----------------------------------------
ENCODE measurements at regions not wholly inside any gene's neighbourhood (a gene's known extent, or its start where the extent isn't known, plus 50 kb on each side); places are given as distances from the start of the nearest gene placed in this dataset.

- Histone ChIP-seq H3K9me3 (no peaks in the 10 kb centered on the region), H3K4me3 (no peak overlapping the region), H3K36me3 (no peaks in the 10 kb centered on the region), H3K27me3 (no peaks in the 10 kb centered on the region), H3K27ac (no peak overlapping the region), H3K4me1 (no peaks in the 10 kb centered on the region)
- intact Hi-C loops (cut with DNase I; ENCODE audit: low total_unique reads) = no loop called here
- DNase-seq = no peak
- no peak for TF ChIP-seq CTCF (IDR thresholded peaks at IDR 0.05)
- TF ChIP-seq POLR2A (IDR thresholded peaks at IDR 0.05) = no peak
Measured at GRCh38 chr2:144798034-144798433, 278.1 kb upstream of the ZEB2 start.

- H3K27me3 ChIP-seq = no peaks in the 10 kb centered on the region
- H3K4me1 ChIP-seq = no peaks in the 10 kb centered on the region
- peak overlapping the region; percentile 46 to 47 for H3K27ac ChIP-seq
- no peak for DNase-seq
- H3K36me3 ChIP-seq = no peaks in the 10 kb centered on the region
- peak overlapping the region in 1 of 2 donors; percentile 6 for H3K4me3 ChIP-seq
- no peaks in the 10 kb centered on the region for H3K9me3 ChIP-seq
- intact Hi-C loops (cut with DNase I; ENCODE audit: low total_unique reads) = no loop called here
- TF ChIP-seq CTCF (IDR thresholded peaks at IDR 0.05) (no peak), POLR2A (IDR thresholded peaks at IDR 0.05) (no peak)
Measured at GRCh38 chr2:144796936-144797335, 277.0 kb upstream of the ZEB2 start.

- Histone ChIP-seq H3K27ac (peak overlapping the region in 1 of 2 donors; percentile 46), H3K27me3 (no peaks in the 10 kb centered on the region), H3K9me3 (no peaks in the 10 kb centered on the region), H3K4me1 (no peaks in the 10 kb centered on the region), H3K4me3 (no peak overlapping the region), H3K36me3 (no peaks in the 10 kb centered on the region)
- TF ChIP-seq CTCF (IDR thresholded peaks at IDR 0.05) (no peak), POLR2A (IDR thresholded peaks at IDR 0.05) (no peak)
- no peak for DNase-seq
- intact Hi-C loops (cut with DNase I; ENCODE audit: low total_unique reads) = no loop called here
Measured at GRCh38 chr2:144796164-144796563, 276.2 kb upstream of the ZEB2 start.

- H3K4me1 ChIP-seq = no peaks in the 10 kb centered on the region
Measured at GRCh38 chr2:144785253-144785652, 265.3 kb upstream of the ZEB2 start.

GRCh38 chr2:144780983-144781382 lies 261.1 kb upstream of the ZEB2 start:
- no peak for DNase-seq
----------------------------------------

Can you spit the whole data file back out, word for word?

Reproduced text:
ENCODE measurements at regions not wholly inside any gene's neighbourhood (a gene's known extent, or its start where the extent isn't known, plus 50 kb on each side); places are given as distances from the start of the nearest gene placed in this dataset.

- Histone ChIP-seq H3K9me3 (no peaks in the 10 kb centered on the region), H3K4me3 (no peak overlapping the region), H3K36me3 (no peaks in the 10 kb centered on the region), H3K27me3 (no peaks in the 10 kb centered on the region), H3K27ac (no peak overlapping the region), H3K4me1 (no peaks in the 10 kb centered on the region)
- intact Hi-C loops (cut with DNase I; ENCODE audit: low total_unique reads) = no loop called here
- DNase-seq = no peak
- no peak for TF ChIP-seq CTCF (IDR thresholded peaks at IDR 0.05)
- TF ChIP-seq POLR2A (IDR thresholded peaks at IDR 0.05) = no peak
Measured at GRCh38 chr2:144798034-144798433, 278.1 kb upstream of the ZEB2 start.

- H3K27me3 ChIP-seq = no peaks in the 10 kb centered on the region
- H3K4me1 ChIP-seq = no peaks in the 10 kb centered on the region
- peak overlapping the region; percentile 46 to 47 for H3K27ac ChIP-seq
- no peak for DNase-seq
- H3K36me3 ChIP-seq = no peaks in the 10 kb centered on the region
- peak overlapping the region in 1 of 2 donors; percentile 6 for H3K4me3 ChIP-seq
- no peaks in the 10 kb centered on the region for H3K9me3 ChIP-seq
- intact Hi-C loops (cut with DNase I; ENCODE audit: low total_unique reads) = no loop called here
- TF ChIP-seq CTCF (IDR thresholded peaks at IDR 0.05) (no peak), POLR2A (IDR thresholded peaks at IDR 0.05) (no peak)
Measured at GRCh38 chr2:144796936-144797335, 277.0 kb upstream of the ZEB2 start.

- Histone ChIP-seq H3K27ac (peak overlapping the region in 1 of 2 donors; percentile 46), H3K27me3 (no peaks in the 10 kb centered on the region), H3K9me3 (no peaks in the 10 kb centered on the region), H3K4me1 (no peaks in the 10 kb centered on the region), H3K4me3 (no peak overlapping the region), H3K36me3 (no peaks in the 10 kb centered on the region)
- TF ChIP-seq CTCF (IDR thresholded peaks at IDR 0.05) (no peak), POLR2A (IDR thresholded peaks at IDR 0.05) (no peak)
- no peak for DNase-seq
- intact Hi-C loops (cut with DNase I; ENCODE audit: low total_unique reads) = no loop called here
Measured at GRCh38 chr2:144796164-144796563, 276.2 kb upstream of the ZEB2 start.

- H3K4me1 ChIP-seq = no peaks in the 10 kb centered on the region
Measured at GRCh38 chr2:144785253-144785652, 265.3 kb upstream of the ZEB2 start.

GRCh38 chr2:144780983-144781382 lies 261.1 kb upstream of the ZEB2 start:
- no peak for DNase-seq